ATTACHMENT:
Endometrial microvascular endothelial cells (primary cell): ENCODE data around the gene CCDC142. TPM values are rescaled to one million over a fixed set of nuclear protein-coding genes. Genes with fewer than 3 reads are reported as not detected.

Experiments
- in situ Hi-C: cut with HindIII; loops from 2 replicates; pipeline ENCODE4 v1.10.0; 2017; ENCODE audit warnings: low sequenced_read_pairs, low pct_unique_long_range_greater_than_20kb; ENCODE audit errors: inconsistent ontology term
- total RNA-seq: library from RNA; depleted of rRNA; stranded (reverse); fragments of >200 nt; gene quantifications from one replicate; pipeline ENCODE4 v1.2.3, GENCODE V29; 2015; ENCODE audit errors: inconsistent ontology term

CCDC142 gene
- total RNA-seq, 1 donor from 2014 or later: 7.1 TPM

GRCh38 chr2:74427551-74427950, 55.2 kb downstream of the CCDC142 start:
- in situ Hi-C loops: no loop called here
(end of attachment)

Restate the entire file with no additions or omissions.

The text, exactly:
Endometrial microvascular endothelial cells (primary cell): ENCODE data around the gene CCDC142. TPM values are rescaled to one million over a fixed set of nuclear protein-coding genes. Genes with fewer than 3 reads are reported as not detected.

Experiments
- in situ Hi-C: cut with HindIII; loops from 2 replicates; pipeline ENCODE4 v1.10.0; 2017; ENCODE audit warnings: low sequenced_read_pairs, low pct_unique_long_range_greater_than_20kb; ENCODE audit errors: inconsistent ontology term
- total RNA-seq: library from RNA; depleted of rRNA; stranded (reverse); fragments of >200 nt; gene quantifications from one replicate; pipeline ENCODE4 v1.2.3, GENCODE V29; 2015; ENCODE audit errors: inconsistent ontology term

CCDC142 gene
- total RNA-seq, 1 donor from 2014 or later: 7.1 TPM

GRCh38 chr2:74427551-74427950, 55.2 kb downstream of the CCDC142 start:
- in situ Hi-C loops: no loop called here